Working with gravity
As a basic premise, practitioners of structural integration view the body in big blocks (head, shoulders, torso, pelvis & legs). They then look at the relationships of these parts, not only between each other, but also how they stack up on top of one another. Once they are balanced, gravity can follow the path of least resistance in the body, and it becomes an energising rather than a depleting force. This is referred to as "the line", which was at the heart of Dr Rolf's work, and quite frankly, rather brilliant. Whether you are a small child building a tower of blocks or a grown-up building a real tower, you a) soon learn about gravity, and b) will get a better result if the individual parts are organised around a solid foundation. So, as with a tower, if a part of your body is out of kilter, it will have an effect on the whole structure. As she noted, "gravity is the therapist...when the body gets working appropriately, the force of gravity can flow through. Then, spontaneously, the body heals itself".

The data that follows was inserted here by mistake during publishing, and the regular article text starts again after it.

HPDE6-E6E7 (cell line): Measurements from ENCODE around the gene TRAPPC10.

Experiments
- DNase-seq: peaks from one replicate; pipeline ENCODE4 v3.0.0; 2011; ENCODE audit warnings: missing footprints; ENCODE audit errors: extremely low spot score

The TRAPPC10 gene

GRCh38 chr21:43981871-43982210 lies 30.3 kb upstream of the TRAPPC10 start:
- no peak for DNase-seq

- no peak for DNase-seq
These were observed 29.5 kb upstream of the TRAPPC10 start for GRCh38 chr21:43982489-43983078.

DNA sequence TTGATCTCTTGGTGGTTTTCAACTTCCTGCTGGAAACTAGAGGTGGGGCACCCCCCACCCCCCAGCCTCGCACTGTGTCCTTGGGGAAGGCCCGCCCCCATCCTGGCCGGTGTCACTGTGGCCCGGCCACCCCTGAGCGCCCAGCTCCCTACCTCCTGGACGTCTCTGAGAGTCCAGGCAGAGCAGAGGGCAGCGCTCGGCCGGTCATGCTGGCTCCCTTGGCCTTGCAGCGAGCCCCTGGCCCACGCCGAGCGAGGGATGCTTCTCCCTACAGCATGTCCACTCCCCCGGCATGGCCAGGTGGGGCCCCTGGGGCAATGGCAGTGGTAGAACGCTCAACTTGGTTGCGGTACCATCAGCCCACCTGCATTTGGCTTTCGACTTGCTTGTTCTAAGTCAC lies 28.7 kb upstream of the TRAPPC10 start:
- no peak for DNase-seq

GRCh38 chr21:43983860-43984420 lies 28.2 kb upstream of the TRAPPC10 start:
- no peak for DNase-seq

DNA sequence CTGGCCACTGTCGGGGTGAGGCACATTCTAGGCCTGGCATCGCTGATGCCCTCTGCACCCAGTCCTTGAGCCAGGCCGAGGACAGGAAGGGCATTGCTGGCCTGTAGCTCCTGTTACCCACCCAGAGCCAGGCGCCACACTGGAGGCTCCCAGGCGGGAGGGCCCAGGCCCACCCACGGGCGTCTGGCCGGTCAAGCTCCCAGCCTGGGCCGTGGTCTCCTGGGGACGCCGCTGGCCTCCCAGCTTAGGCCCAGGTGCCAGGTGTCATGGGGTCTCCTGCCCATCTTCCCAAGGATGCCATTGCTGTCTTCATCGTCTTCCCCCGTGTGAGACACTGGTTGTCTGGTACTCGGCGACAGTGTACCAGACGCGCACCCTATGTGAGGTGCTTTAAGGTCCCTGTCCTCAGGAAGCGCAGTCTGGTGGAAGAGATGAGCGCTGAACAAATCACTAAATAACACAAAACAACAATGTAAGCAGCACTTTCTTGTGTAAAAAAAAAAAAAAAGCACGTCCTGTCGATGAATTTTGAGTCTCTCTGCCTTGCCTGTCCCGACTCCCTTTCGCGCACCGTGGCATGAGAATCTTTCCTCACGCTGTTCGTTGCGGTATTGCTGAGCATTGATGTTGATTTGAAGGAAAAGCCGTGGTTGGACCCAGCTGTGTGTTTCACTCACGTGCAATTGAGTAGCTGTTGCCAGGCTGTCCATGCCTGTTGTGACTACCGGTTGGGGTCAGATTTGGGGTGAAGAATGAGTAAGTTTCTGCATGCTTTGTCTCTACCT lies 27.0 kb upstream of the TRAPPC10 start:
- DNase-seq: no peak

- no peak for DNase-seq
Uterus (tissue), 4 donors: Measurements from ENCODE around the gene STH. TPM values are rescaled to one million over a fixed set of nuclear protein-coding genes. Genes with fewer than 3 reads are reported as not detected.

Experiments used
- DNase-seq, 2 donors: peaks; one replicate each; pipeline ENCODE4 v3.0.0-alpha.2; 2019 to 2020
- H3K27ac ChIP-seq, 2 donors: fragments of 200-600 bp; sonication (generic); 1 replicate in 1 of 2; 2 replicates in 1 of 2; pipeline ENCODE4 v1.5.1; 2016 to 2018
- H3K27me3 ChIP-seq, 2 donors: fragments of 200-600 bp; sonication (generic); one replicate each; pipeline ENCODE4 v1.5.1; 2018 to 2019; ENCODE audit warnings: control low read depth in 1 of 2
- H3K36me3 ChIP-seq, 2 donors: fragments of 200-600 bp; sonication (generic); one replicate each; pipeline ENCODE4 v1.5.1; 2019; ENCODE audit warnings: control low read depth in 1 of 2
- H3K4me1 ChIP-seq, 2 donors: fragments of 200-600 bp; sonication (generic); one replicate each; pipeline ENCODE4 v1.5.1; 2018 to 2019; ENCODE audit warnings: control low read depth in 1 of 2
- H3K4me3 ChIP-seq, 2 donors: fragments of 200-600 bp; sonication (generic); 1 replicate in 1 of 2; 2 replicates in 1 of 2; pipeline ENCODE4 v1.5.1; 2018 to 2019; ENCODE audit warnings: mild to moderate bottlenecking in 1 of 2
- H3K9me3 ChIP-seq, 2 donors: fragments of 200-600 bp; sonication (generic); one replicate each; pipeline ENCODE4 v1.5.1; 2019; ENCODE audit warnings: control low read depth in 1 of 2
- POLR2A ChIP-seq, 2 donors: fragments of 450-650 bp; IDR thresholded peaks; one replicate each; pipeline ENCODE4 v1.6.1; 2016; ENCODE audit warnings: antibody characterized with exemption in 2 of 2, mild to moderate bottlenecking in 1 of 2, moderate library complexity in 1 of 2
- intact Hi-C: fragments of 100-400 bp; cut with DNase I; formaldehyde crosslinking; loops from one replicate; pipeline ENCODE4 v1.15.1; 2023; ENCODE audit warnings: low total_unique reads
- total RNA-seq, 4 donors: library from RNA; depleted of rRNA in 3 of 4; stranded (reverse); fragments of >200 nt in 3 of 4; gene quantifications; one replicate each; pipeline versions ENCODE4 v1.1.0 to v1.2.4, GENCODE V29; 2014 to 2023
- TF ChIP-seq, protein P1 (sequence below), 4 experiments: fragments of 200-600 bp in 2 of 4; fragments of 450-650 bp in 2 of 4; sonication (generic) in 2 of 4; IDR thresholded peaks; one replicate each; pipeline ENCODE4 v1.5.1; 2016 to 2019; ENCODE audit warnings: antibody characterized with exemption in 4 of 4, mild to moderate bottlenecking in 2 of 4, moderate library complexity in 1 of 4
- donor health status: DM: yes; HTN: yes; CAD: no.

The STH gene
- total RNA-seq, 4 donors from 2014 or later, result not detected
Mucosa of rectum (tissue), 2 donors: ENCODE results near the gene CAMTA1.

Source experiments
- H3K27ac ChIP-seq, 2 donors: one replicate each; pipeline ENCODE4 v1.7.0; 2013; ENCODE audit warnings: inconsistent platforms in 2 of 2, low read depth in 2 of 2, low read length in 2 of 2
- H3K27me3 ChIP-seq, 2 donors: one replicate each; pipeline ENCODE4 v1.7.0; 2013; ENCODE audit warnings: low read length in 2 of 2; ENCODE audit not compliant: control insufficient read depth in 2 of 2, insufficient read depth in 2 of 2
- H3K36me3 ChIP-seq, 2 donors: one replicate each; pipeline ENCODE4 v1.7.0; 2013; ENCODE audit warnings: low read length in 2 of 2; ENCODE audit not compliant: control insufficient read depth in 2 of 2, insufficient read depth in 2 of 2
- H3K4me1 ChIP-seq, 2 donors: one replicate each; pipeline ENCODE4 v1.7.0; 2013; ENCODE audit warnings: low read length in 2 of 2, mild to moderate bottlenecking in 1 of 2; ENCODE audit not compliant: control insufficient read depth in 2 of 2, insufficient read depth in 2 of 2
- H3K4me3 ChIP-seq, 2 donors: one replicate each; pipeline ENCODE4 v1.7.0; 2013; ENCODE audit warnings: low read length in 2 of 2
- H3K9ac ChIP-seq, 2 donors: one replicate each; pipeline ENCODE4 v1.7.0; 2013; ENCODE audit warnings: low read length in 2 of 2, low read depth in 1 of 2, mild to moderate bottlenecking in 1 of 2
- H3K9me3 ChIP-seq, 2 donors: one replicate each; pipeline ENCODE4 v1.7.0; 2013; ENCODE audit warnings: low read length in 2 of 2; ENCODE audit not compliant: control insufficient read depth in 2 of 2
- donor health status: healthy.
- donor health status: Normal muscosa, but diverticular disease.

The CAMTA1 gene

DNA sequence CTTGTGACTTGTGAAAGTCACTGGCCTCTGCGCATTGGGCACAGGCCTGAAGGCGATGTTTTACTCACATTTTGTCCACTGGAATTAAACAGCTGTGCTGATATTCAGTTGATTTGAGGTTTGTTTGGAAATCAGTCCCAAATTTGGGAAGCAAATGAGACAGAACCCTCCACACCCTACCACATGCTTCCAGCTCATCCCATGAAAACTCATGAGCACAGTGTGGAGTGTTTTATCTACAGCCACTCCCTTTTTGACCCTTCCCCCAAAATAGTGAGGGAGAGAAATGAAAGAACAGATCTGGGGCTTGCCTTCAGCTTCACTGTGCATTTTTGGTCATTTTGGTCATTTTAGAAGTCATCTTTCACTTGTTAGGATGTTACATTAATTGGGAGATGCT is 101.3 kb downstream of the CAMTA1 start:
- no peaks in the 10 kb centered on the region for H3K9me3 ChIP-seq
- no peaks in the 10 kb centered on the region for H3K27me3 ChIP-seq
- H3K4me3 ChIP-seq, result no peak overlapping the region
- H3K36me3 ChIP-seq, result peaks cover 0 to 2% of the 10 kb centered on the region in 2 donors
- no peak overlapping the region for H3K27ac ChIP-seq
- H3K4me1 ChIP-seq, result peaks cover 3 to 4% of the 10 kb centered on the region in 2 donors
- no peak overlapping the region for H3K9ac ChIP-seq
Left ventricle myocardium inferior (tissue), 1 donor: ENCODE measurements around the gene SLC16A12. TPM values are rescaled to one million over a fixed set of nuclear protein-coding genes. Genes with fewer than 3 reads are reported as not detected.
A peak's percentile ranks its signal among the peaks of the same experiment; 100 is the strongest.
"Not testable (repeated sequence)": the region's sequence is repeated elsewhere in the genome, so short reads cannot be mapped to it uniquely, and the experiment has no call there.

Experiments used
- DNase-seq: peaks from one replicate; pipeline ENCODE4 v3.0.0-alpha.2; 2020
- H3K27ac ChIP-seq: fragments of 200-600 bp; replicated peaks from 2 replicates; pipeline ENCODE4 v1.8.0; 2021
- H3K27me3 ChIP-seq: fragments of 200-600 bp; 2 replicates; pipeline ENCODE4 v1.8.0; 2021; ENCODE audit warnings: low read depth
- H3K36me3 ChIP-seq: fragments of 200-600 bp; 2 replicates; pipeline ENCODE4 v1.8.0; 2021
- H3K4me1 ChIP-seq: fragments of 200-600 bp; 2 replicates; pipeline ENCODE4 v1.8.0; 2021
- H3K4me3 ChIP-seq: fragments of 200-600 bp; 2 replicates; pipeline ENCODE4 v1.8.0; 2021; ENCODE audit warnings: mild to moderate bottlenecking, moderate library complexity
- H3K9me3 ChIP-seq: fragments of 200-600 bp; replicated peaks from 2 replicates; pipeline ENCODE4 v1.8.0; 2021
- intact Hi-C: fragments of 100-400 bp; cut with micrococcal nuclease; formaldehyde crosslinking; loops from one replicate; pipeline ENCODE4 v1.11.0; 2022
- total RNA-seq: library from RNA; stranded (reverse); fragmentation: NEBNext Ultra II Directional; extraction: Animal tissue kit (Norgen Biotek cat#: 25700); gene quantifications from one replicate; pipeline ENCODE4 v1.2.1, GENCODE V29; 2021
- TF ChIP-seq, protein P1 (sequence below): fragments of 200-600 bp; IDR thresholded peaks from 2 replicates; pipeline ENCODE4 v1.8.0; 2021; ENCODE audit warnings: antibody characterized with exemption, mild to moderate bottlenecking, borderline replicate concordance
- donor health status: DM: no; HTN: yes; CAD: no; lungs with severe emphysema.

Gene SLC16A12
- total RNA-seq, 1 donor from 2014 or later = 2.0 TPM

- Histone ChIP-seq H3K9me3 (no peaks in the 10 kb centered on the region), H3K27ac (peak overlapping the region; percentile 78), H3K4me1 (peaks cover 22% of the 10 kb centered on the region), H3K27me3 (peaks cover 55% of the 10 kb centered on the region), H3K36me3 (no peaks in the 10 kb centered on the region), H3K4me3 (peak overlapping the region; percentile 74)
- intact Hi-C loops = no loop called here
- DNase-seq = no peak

Who was Ida P Rolf?
A rather clever lady, as it turned out, and a formidable woman to boot; she could reduce grown men to tears. She earned a Ph.D in biological chemistry from the College of Physicians & Surgeons at Columbia University in 1920, then later went on to study mathematics & atomic physics in Zurich and homeopathic medicine in Geneva - not a bad effort for the time. It was because of her own personal and family health problems that she became interested in exploring alternatives to traditional medical practices. She set about gaining an encyclopedic knowledge of the human body, spanning a huge spectrum of interest: osteopathy, chiropractics, reflexology, nutrition, the Alexander and Feldenkrais techniques, Gestalt therapy, Korzybski's general semantics and Gurdjieff's spiritual teachings, not to mention being an avid fan of the as-yet-unfashionable yoga. After years of research and practice, she came up with her own system (Structural Integration), taught it at the Esalen Institute in California, and subsequently set up her school (The Guild of Structural Integration) in Boulder, Colorado.